Niki Lauda has warned Max Mosley that the FIA 'cannot simply drive over the ideas of the teams' in F1 as the budget cap civil war between the governing body and Formula One Teams' Association (FOTA) reaches new proportions this weekend - but he expressed his hope that the latter's announcement of a breakaway series is merely 'sword-rattling' that 'means a compromise is found'.

One solution that has been mooted in the Silverstone paddock is that the FIA World Motor Sport Council (WMSC) could vote to remove Mosley from his post - thereby appeasing the teams, who are unhappy with the FIA President's increasingly autocratic and arbitrary style of governance, that saw him force through his controversial cost-cutting proposals without prior consultation with the top flight's competitors.

Though FOTA's shock revelation that it fully intends to follow through with its 'breakaway' threat seemed to suggest that all hope of a compromise or resolution is now dead in the water, paddock experts and those at the centre of the crisis hint that there is plenty more mileage left in the budget cap saga yet - and that a saviour is likely to be found in the form of commercial rights-holder Bernie Ecclestone.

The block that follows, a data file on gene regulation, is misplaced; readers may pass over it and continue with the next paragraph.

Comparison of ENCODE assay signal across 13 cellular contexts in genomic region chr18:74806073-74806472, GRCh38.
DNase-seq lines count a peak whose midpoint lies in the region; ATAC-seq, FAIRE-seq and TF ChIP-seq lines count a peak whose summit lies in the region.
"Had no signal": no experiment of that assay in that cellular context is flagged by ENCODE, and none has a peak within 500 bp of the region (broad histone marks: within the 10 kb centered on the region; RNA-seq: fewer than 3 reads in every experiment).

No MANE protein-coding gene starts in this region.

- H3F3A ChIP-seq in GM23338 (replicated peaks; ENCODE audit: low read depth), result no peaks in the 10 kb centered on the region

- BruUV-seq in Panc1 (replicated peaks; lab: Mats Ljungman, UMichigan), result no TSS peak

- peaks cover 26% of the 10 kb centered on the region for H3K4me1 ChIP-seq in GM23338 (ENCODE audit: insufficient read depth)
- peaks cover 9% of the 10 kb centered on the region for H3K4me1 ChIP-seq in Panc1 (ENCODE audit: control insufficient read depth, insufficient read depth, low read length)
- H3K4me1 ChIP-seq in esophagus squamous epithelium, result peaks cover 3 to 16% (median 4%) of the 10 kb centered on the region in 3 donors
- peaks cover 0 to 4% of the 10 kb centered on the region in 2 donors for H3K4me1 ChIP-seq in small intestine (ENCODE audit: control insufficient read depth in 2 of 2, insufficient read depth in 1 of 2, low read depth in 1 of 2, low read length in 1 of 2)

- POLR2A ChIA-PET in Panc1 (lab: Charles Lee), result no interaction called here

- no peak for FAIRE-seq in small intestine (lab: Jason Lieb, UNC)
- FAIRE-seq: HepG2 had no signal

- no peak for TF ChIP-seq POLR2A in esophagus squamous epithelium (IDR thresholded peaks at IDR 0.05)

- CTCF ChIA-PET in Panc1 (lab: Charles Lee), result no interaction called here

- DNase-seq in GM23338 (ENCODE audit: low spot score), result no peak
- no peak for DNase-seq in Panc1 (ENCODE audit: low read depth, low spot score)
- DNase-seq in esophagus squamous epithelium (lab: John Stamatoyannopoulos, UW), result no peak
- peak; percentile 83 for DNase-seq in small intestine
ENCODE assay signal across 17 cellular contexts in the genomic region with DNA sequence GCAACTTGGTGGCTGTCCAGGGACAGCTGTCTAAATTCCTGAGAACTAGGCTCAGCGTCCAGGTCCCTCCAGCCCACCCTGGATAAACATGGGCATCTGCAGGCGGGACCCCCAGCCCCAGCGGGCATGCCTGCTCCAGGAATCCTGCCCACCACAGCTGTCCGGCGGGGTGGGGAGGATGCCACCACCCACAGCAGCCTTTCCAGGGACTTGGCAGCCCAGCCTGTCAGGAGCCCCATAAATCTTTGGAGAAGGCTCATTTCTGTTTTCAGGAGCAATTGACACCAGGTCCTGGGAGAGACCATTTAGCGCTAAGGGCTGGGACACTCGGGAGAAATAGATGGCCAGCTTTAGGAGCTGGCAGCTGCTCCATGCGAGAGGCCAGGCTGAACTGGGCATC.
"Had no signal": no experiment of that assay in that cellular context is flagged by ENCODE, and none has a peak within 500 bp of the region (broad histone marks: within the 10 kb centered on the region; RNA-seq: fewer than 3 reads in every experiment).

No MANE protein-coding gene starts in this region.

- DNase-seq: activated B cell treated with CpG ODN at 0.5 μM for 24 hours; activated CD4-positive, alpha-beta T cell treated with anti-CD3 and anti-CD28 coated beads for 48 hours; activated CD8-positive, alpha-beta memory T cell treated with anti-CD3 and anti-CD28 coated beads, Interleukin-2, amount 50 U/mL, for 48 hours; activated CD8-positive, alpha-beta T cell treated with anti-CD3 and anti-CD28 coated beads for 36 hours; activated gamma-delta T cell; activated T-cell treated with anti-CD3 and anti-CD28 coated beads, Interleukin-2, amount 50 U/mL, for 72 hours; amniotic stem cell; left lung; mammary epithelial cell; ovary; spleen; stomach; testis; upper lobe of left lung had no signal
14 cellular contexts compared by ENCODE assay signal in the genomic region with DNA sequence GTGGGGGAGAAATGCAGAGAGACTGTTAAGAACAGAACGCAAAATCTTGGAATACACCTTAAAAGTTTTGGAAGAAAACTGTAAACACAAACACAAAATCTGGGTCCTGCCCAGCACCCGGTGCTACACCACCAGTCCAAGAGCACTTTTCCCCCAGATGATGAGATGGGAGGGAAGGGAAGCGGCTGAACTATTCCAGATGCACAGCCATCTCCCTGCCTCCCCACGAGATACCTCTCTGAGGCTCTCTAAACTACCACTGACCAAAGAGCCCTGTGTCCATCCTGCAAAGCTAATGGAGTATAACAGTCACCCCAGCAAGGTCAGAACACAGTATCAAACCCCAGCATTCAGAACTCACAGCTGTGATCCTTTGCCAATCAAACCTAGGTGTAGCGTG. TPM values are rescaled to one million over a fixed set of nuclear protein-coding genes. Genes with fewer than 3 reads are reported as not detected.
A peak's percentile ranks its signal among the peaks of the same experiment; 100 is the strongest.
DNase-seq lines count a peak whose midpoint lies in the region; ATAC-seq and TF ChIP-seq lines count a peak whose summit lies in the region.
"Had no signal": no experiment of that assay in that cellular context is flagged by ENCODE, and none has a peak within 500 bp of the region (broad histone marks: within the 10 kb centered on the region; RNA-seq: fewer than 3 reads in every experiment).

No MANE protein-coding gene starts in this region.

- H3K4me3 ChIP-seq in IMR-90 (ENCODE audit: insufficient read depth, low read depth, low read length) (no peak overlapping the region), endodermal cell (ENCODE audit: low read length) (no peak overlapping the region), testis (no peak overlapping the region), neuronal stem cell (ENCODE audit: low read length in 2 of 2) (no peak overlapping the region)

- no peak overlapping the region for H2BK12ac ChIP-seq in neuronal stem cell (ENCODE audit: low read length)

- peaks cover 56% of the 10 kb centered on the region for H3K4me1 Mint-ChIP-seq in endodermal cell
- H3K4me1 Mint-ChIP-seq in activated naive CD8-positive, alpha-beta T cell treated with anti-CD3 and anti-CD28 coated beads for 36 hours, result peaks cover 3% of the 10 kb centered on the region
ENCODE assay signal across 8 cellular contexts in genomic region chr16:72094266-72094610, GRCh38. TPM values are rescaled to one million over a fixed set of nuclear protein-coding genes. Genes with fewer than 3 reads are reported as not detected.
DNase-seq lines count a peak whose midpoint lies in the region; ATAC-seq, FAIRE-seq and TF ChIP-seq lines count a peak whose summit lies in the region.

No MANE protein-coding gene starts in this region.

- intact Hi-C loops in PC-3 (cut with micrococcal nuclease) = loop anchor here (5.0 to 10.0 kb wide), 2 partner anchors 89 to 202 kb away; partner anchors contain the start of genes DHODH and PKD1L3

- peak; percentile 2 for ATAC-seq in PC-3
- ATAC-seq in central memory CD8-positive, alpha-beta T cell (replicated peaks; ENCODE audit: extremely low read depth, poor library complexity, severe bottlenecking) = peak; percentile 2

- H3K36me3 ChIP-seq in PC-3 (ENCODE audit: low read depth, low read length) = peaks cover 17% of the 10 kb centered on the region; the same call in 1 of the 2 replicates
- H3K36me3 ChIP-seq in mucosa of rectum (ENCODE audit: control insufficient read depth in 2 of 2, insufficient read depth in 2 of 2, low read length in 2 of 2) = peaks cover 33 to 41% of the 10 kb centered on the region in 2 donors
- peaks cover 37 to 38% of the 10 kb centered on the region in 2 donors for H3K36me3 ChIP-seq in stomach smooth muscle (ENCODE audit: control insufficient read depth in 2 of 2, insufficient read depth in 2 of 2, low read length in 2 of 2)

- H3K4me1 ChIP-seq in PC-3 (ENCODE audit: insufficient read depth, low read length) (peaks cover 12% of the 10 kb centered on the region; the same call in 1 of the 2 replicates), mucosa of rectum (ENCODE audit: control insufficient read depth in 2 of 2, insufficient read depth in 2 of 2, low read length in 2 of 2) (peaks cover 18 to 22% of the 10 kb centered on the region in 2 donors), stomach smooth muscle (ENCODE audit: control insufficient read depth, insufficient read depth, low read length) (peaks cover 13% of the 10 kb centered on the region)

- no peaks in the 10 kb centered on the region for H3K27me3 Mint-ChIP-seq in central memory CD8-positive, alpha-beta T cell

"My hope is that the sword-rattling of FOTA means a compromise with Mosley is found," three-time F1 World Champion Lauda told Germany's N-TV. "What is clear is that the FIA and Mosley cannot simply drive over the ideas of the teams."

"Bernie is in a situation where his key assets are saying they can't enter," added Red Bull Racing team principal Christian Horner, speaking to the BBC. "If anybody can deliver a solution to all this, I think he's about the only man who can - but it isn't forthcoming at the moment."

Amongst the drivers, meanwhile, there is a clear conviction that if the sport does split in two, they will be following the FOTA dissenters out of the door - with double title-winner Fernando Alonso, a man who has been repeatedly outspoken that in his view F1 will no longer be F1 without its star players, adamant that the survival of the FIA 'is impossible with only the small teams' and that a schism would leave 'everybody a loser'.

"I believe F1 would cease to exist because the interest will be so low," the Renault star told Spanish newspaper Marca, adding in an interview with German news agency DPA: "This is not Formula 1, it's another category. It's time for the FIA to step back. The drivers are with FOTA - they pay us, they support us and we'll support them."

"It will be a big disappointment if they can't find an agreement," mused the Spaniard's former team-mate, current Toyota ace Jarno Trulli. "A piece of history is going to break down and it will be everyone's fault probably. I am only sad for the fans and the sport, because we are here to write history, and for the moment we are only writing about what the future of F1 will be and the politics."


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